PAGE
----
After watching my mental health deteriorate throughout my teens and 20s, I was sick and tired of being sick and tired.
No one and nothing had helped; if anything, the endless visits to doctors, therapists, and treatment centers had confirmed my fears that I was beyond all help. Past the point of giving up, I knew something had to change but I wasn’t sure how much longer my loved ones and I could keep up this fight.
My life changed forever after receiving my B.A. in Psychology, when I met the one person who knew my illness and knew how to help me. My “miracle doctor” looked me in the eye and told me I was right for not being able to live in such unbearable pain. He told me I was sick, and it wasn’t my fault. And then he gave me the medical attention and therapeutic reference that saved my life and gave me my future back.
I have Borderline Personality Disorder. It made me irritable, angry, and emotional; I resorted to self-injury and self-medicating to numb the anger, guilt, and shame I felt for not acting like the kind, joyful person I wanted so badly to be. My family had been torn apart in their attempts to help, control, or change the concerning behaviors they were seeing. But I recovered, and we survived, all because of one person who recognized what I was going through and gave me the tools I needed to get better. I can now wake up each morning, excited about my day and ready to be a wife, a daughter, and an independent woman.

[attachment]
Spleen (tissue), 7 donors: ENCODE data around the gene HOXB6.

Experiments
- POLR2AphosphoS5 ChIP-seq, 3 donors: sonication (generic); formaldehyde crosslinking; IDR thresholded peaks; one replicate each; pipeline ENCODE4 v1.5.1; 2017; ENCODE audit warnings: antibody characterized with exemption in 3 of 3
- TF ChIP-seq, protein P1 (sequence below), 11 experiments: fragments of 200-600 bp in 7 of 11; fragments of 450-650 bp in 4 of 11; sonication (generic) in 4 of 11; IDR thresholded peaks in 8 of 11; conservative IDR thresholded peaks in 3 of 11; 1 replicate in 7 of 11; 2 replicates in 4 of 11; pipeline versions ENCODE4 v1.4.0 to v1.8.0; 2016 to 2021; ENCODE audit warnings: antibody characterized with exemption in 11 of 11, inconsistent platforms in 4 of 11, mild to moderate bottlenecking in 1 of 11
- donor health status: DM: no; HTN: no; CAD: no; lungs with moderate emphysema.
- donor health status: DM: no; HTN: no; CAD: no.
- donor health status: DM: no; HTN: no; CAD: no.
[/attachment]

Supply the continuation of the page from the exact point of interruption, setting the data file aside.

Since my recovery, I’ve devoted my life to those people who are lost and hopeless like I was. One person who cares, who knows what you’re going through, and who can help you learn the tools to change your life, is all it takes. Someone to call when you’re in crisis, a shoulder to lean on for support and encouragement, and a teacher to give you and your loved ones the skills to build the life you never dreamed was possible with mental illness.
No one should ever fight this battle alone. It’s become my life’s work to make sure you don’t.